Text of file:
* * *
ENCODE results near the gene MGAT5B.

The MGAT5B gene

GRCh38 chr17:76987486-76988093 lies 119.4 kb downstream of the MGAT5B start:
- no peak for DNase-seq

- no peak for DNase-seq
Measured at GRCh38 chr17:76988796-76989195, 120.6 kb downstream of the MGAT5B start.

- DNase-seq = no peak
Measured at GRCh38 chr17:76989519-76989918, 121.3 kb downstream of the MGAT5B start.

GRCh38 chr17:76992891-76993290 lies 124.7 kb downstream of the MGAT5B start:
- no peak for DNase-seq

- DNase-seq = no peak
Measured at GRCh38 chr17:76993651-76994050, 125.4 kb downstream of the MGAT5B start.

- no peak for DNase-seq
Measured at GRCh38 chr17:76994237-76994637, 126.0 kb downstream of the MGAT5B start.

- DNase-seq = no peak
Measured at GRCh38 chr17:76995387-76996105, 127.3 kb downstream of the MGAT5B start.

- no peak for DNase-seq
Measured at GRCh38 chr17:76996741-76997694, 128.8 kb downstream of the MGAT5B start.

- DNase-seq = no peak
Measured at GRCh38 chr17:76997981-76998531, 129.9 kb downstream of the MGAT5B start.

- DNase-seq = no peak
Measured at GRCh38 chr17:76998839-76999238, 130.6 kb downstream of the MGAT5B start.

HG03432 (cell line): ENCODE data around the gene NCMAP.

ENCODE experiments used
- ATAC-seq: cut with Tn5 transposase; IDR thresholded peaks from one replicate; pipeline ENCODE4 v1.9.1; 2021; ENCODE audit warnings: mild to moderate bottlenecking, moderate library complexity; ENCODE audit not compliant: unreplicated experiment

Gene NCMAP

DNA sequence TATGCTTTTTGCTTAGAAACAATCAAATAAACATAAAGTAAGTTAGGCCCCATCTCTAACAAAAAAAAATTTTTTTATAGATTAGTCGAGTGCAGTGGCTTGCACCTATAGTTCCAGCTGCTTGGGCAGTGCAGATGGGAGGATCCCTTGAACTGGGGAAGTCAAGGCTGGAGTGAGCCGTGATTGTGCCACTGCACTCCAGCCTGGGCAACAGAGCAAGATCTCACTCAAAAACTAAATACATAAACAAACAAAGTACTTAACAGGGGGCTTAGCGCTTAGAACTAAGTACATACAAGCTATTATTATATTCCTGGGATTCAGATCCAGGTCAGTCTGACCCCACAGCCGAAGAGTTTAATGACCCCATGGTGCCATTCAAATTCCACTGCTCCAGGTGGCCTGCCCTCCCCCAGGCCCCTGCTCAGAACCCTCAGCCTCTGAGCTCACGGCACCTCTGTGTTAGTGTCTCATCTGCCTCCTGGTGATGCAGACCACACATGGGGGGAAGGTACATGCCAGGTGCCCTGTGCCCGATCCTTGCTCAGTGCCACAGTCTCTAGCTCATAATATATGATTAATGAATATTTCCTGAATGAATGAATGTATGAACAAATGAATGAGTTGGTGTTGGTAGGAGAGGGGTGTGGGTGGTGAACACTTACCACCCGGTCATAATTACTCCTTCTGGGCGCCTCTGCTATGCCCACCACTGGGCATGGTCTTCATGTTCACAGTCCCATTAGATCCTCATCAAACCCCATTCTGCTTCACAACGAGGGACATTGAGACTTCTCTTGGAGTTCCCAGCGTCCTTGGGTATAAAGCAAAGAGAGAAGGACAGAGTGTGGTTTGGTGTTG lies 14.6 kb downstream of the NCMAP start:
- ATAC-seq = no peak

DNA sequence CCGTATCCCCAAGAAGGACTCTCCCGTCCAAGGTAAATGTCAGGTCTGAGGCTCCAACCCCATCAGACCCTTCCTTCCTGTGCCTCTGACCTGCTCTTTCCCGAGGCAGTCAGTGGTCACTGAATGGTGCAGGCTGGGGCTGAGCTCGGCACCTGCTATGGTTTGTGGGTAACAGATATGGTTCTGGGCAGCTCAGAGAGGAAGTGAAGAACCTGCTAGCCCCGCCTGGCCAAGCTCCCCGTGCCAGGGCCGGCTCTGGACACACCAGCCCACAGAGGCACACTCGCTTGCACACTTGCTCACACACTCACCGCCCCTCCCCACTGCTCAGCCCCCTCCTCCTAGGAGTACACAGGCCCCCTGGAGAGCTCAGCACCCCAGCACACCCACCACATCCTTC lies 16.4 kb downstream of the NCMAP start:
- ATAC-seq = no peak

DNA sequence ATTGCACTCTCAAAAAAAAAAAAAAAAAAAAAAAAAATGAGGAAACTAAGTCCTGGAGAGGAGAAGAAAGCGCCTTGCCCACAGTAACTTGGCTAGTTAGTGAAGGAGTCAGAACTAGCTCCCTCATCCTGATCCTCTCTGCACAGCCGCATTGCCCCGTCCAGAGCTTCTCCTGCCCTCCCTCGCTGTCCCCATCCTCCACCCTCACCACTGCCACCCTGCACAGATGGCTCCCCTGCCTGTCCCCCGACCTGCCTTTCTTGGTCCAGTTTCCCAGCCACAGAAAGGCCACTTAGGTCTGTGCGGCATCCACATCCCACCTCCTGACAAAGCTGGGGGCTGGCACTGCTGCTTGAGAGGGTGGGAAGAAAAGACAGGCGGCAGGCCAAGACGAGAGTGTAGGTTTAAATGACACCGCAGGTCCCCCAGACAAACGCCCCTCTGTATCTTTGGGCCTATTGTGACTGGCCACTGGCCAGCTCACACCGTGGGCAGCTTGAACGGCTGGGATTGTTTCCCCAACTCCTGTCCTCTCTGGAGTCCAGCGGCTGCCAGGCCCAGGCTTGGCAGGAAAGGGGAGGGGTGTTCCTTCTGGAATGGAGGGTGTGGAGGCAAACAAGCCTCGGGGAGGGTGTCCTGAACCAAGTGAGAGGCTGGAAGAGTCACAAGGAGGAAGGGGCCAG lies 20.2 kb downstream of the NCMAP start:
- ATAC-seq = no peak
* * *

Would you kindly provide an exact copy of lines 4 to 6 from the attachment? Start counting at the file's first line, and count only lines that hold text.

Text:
- no peak for DNase-seq

- no peak for DNase-seq
Measured at GRCh38 chr17:76988796-76989195, 120.6 kb downstream of the MGAT5B start.